Oh the despair to walk next to her and feel the pain she was experiencing. Her anxiety was manifesting as the back to school blues!
Coping Strategies for Childhood Anxiety
What is a mama to do? Below is a list of helpful tools that helped me guide her through this anxiety storm. These suggestions can be helpful for kids to learn, and practice. They are coping mechanisms that are proven benefits when working through anxious moments, not just back to school anxiety.
The Problem: What does your child’s stress look like?
Identify the problem. Sit down and talk through the problem or the stressor. This exercise validates their feelings and lets them know you care. It is important to help guide your child through their stressful situation. You and your anxious child will both benefit by identifying all the parts of their situation. Then help them put their feelings into words.
- I understand it hurts being in different academic classes than you expected. It is hard to not be with your friends.
- Tell me more about how this makes you feel. Does this make you feel left out, or left behind? Does this affect your self-confidence?
- I understand that the school does not allow for socialization outside of the academically driven class groupings. How does this make you feel?
The Solution: Tools to Tackle Childhood Anxiety
Identify possible solutions. I find it important to include your child in the solution process. This helps them with a sense of control, which can induce a calming effect. It will also provide coping and confidence building skills that will benefit them their entire lives. These are the solutions we have been trying.
- This situation will allow you to make new friends. I shared with her that some of my best friends were made in junior high, high school, college, and beyond. It is helpful to give familiar examples. By sharing a personal story, it shows your child you can relate to them.
- Focus on the strengths of your child. You are smart, it gives you the opportunity to be a good leader, you are a great friend, and you can be a teacher helper. We also came up with some ideas to contact the teachers and see if they need a before school helper, or other ways to help with the transition. This gives your child purpose and value.
- Be intentional by scheduling play dates and social opportunities with friends, old and new. After sharing our journey with Lori and other friends, we organized a way for her to walk to class with friends. This is a constant battle for me with our busy schedule. The importance of intentional friendship is valuable even as an adult and it makes us accountable for our relationships with others.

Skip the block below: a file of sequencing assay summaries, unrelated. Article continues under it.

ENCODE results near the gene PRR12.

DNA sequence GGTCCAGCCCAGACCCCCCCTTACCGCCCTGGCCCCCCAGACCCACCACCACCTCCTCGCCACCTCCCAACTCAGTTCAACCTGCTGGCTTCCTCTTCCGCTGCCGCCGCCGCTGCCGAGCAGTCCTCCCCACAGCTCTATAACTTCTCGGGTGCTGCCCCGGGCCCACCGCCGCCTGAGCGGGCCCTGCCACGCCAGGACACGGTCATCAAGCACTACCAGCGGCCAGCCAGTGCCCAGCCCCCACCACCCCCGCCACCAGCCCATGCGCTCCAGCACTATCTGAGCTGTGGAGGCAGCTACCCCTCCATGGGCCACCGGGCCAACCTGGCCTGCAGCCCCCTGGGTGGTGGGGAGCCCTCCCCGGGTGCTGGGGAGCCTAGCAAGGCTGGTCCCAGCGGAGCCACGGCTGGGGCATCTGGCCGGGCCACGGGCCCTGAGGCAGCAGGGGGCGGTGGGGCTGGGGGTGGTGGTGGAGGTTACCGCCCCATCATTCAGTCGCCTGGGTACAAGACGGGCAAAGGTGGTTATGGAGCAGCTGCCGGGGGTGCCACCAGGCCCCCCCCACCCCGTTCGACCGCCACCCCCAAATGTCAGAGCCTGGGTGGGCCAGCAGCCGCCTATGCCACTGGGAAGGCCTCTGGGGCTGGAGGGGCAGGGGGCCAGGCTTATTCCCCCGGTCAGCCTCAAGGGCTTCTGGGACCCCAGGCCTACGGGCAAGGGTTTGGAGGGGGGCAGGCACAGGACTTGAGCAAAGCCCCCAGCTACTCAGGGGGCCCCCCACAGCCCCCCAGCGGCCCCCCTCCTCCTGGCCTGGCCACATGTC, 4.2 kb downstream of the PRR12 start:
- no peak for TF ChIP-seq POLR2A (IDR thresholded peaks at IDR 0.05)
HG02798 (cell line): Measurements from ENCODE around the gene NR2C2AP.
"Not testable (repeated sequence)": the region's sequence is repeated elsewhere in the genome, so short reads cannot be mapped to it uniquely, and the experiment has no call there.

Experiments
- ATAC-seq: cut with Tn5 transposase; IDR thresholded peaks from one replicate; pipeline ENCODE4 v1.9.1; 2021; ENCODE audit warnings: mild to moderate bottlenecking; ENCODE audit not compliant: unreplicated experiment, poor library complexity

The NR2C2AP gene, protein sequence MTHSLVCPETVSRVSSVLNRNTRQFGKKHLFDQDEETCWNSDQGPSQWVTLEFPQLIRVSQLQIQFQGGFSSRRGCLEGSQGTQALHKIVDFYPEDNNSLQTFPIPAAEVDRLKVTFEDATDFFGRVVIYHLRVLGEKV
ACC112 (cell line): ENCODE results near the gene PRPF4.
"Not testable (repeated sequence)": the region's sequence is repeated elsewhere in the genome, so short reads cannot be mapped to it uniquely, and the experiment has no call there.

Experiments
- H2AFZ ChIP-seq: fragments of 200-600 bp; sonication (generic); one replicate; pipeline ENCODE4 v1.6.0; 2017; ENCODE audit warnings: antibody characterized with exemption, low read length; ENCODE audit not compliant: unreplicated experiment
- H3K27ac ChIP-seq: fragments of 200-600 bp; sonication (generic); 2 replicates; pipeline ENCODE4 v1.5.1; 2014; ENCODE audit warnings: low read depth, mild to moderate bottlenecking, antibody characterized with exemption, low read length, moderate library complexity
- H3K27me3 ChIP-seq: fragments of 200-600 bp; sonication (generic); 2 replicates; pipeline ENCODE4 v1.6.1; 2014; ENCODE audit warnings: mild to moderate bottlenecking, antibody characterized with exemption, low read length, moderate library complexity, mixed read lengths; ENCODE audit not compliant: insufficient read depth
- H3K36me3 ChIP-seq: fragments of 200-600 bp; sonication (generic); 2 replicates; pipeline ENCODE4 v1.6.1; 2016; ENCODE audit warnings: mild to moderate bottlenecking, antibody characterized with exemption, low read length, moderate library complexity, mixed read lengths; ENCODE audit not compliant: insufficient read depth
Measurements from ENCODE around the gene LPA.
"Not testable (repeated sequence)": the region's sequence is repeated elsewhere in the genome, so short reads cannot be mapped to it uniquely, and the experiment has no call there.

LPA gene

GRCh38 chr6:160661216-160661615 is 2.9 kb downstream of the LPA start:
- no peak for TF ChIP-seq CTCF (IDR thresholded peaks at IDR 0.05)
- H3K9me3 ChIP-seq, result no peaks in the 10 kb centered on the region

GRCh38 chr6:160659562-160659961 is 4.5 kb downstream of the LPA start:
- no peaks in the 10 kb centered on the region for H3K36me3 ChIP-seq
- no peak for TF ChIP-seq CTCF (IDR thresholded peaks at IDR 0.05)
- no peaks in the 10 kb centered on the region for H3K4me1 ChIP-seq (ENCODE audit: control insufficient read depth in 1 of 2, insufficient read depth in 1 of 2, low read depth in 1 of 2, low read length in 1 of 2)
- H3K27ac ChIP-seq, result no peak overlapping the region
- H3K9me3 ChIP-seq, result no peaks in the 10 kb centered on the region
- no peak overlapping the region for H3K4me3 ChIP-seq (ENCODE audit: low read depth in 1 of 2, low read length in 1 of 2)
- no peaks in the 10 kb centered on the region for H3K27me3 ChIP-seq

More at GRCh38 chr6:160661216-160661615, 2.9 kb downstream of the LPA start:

- Make evening and morning routines as positive, supportive and predictable as possible. Focus on plenty of time for adequate rest and nutrition. My daughter loves tea, and we have been adding a warm cup of green tea to her morning routine. Green tea contains an amino acid known as L-theanine, which works as an anti-anxiety remedy by helping to calm the nerves. Proper rest and nutrition, and maybe a good cup of tea, are good lifestyle habits that help alleviate stress and anxiety.
- Carve out special one-on-one time to make your child feel special. We made matching bracelets, to let my daughter know she is not alone. Every time she gets sad or anxious she can look at her bracelet and remember how very valuable and loved she is. Spending time with loved pets can also help ease stress. Showing your child their self-worth and value is not related to their anxious situation is important.
- Just Breath. I have taught her to take deep breaths. As she exhales, I have her make affirmation statements, “I am beautiful, I am smart, I am a friend, I am funny, I am chosen, I am loved”. Sometimes we pray as we breath. Breathing exercises are meditative, and equips your child with tools that will prove beneficial their entire life.
As mothers, we don’t want our children to suffer, and we hurt when they hurt. Watching your child suffer from childhood anxiety can be excruciating, especially when you don’t know how to help them. It is important to listen, walk alongside them, and carry them, when they cannot take another step. It is reassuring to be held and supported through life’s storms. You are not alone, all mothers want what is best for their children. We must guide them, and arm them with the tools they will need for their future. The world can be turbulent and trying at times, and we need to prepare our children. Teach them how to cope with their stress and anxiety, in attempt to prevent debilitating anxiety storms.
Children that struggle with anxiety, often carry this struggle into adulthood. This is an ongoing narrative for us, but the tears are drying up, and the confidence is slowly returning. Teach your kids skills that will turn their struggles into character building strengths. Don’t let this struggle define them, but mold them.
How do you deal with back to school anxiety?
*This information is not intended nor implied to be a substitute for professional medical advice, it is provided for entertainment and educational purposes only. Depression is a disorder often linked with Anxiety Disorder. Please seek a licensed medical professional for proper diagnosis and treatment.
About the author: Tanya Goytia is a mother, wife, sister and friend. She is active in her children’s lives, a sports mom and a graduate of Texas A&M University. Her degree is in sociology and her masters work is in developmental psychology and elementary education. She is a regularly contributing author to ADayinMotherhood.com.